by Dmitriy Ovsyannikov
It was a cold and stormy evening. Three of us - me and two other members who were more junior than I was – were walking together after practice. The topics of discussion were the difficulties and experiences that were new and interesting for them. For me, however, they were neither new nor interesting. By this point, I had realized that everyone who outranked me had gone through all the stages I had, and, lacking an interesting story about joining the Dojo and lacking thoughts on quitting (anymore than quitting my profession) or unanswered moral or ethical dilemmas, I had nothing new or original to contribute to this blog. However, I thought it would very impolite to refuse a second request to write an article.
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Soon after Sensei awarded me fifth kyu, I started feeling that classes were an exercise in futility. Although my muscles and joints weren't sore anymore and my breathing was only lighter than that of a steam locomotive, but lighter than that of many (newer) members, I felt no improvement in technique, sense of balance or accuracy.
Several months passed. Then, I was volunteered to sweep the sidewalk in front of the Dojo. This was my second time doing this task. Having finished, I realized that the area that I covered, as well as the cleanliness level, grew two-fold compared to the first time I swept, which was during my first week of training. At this point, it dawned on me that the change in my perception of what is “good enough” was enormous, but - it was not good enough.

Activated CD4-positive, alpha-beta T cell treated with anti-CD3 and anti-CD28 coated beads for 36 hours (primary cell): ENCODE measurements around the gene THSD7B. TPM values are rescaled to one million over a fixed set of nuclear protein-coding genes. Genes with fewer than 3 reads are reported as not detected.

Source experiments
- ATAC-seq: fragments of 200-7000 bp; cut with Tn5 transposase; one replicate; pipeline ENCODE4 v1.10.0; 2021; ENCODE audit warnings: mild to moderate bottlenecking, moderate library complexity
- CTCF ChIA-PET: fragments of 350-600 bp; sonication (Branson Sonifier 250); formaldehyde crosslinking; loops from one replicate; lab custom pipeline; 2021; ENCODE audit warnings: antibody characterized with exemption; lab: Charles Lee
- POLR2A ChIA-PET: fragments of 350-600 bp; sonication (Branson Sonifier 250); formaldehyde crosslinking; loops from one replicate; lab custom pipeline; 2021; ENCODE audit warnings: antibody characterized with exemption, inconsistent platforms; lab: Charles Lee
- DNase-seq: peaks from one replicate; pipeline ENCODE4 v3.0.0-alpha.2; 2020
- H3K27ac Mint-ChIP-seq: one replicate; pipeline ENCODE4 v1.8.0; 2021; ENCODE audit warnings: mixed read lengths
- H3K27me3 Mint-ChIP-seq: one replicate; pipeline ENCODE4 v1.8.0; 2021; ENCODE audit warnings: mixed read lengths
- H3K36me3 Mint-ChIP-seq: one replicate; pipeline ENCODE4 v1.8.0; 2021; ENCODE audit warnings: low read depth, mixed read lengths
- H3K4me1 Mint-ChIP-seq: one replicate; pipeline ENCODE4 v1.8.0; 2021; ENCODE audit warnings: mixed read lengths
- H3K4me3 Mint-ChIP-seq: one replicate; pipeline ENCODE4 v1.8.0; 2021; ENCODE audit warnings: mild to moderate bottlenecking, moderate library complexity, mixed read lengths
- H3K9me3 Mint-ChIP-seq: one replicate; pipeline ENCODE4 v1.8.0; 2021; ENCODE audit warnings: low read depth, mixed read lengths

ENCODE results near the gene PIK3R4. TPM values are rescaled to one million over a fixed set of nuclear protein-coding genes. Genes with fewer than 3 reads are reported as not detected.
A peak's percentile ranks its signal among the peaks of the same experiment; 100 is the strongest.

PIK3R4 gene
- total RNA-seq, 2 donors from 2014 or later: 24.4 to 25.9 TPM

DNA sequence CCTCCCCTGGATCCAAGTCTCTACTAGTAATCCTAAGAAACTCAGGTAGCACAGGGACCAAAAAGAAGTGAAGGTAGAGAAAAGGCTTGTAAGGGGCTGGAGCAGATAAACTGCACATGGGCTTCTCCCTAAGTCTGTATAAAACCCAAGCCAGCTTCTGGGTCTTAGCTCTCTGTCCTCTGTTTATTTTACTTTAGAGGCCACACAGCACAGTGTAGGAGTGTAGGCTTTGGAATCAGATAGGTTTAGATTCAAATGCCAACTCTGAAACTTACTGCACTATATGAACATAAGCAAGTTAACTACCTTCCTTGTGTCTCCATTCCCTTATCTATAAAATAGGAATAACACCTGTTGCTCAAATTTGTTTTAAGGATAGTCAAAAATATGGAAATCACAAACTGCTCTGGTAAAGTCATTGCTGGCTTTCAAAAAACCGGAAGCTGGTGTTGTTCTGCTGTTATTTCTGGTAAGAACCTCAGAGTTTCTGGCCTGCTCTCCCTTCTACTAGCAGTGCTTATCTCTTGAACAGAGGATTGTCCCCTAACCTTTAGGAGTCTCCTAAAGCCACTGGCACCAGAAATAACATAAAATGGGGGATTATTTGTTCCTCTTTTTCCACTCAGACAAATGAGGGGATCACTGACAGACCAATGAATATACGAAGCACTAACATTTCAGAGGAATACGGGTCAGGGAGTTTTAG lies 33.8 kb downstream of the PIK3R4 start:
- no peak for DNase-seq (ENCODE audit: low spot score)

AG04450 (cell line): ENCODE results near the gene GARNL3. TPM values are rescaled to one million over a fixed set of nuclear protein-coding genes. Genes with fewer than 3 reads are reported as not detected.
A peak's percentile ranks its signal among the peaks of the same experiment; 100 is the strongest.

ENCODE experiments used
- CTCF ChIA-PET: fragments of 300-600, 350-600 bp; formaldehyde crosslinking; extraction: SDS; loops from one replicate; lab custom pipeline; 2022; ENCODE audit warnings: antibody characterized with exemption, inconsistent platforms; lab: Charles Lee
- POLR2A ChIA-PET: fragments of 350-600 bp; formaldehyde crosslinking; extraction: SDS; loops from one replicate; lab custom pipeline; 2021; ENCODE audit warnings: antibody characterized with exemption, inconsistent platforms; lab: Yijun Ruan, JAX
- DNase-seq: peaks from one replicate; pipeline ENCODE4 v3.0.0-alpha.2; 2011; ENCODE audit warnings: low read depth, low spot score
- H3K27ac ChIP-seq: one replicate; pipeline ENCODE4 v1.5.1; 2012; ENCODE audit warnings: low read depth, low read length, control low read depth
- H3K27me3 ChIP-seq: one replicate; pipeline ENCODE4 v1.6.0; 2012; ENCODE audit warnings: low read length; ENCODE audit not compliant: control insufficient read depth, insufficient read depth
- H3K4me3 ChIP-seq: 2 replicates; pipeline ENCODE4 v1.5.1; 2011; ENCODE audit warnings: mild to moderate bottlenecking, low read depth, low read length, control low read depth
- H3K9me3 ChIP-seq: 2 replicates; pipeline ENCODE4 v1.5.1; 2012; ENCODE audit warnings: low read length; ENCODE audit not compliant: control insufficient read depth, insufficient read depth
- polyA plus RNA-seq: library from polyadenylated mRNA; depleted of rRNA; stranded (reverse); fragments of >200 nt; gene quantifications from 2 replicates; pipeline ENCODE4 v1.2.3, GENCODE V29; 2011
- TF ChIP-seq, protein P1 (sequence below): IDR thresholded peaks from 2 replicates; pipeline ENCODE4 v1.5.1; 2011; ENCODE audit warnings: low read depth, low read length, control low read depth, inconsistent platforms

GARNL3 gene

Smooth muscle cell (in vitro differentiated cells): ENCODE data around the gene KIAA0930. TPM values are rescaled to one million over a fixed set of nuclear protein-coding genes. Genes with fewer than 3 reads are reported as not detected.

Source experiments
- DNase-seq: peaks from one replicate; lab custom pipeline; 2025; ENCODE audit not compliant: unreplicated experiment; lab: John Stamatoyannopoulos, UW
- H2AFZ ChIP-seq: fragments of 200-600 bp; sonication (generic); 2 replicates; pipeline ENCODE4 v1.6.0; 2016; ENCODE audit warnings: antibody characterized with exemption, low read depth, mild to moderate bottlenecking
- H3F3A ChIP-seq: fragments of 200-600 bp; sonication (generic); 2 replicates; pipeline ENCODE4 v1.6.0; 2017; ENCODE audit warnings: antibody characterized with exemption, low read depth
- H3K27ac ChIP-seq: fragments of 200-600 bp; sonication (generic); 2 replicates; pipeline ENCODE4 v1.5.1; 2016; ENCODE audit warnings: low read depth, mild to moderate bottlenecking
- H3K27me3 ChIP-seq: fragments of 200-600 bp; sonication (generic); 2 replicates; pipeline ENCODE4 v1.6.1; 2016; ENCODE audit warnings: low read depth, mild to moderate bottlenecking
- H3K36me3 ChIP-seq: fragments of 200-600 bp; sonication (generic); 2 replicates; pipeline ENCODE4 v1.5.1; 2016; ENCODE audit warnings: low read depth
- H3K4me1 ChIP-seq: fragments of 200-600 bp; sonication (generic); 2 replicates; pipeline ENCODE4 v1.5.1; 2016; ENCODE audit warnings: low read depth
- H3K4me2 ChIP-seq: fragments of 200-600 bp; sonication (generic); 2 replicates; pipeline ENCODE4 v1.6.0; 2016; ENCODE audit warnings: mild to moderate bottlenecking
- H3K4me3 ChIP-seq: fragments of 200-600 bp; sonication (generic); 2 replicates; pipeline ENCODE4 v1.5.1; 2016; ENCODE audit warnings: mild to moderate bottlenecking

Over the years in academia, I have acquired a “good enough to pass the test” mentality. If a top grade was given for an exam, the effort was appropriate. If a job was offered after an interview, the effort was appropriate. If a certificate was given after a fifth kyu test, the effort was appropriate.
However, both aikido and life in general are quite a lot more than a series of tests. To progress, one has to adopt a different mentality, something along the lines of “this effort was only good enough for yesterday” to push the limits on a daily, or at least weekly, basis. An obvious and simple way to push one's limits is to annoy a senior student (one has to be careful, of course, not to raise the annoyance level above mild). Unfortunately, it only works so far, especially since with sufficient practice one can avoid that particular senior student on the mat (not to mention that skipping class becomes an ever-present temptation).
Thus, and it sounds extremely banal and trivial, nobody will help you unless you help yourself first. Stop minding the exhaustion and the pain, which always come when limits are pushed. Actively seek stronger, meaner practice partners (they usually have cold, dry eyes). Attend seminars, for people you know tend to be more and more forgiving. And, eventually, you will be rewarded by becoming a better person - overall.